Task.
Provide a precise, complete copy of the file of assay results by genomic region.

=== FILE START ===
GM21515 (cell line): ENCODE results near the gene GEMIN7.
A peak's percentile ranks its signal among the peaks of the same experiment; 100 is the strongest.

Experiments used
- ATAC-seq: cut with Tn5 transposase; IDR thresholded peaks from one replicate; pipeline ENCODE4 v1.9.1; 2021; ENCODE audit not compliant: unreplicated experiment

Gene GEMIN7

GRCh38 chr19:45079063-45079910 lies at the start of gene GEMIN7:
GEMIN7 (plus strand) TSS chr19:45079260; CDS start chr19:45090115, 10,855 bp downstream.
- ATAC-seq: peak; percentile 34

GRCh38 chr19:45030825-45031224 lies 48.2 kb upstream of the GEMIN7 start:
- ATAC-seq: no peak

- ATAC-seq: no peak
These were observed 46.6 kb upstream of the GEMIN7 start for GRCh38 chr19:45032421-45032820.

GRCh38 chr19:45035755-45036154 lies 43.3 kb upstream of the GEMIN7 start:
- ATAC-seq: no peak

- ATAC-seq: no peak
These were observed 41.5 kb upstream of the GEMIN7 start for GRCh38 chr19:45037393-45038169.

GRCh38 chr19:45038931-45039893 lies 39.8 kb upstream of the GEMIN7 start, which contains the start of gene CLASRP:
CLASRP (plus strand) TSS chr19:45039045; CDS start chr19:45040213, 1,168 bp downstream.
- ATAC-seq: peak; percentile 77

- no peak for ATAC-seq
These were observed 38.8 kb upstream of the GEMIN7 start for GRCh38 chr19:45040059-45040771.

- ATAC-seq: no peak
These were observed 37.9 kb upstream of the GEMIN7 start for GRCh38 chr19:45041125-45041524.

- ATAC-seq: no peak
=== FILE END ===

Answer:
GM21515 (cell line): ENCODE results near the gene GEMIN7.
A peak's percentile ranks its signal among the peaks of the same experiment; 100 is the strongest.

Experiments used
- ATAC-seq: cut with Tn5 transposase; IDR thresholded peaks from one replicate; pipeline ENCODE4 v1.9.1; 2021; ENCODE audit not compliant: unreplicated experiment

Gene GEMIN7

GRCh38 chr19:45079063-45079910 lies at the start of gene GEMIN7:
GEMIN7 (plus strand) TSS chr19:45079260; CDS start chr19:45090115, 10,855 bp downstream.
- ATAC-seq: peak; percentile 34

GRCh38 chr19:45030825-45031224 lies 48.2 kb upstream of the GEMIN7 start:
- ATAC-seq: no peak

- ATAC-seq: no peak
These were observed 46.6 kb upstream of the GEMIN7 start for GRCh38 chr19:45032421-45032820.

GRCh38 chr19:45035755-45036154 lies 43.3 kb upstream of the GEMIN7 start:
- ATAC-seq: no peak

- ATAC-seq: no peak
These were observed 41.5 kb upstream of the GEMIN7 start for GRCh38 chr19:45037393-45038169.

GRCh38 chr19:45038931-45039893 lies 39.8 kb upstream of the GEMIN7 start, which contains the start of gene CLASRP:
CLASRP (plus strand) TSS chr19:45039045; CDS start chr19:45040213, 1,168 bp downstream.
- ATAC-seq: peak; percentile 77

- no peak for ATAC-seq
These were observed 38.8 kb upstream of the GEMIN7 start for GRCh38 chr19:45040059-45040771.

- ATAC-seq: no peak
These were observed 37.9 kb upstream of the GEMIN7 start for GRCh38 chr19:45041125-45041524.

- ATAC-seq: no peak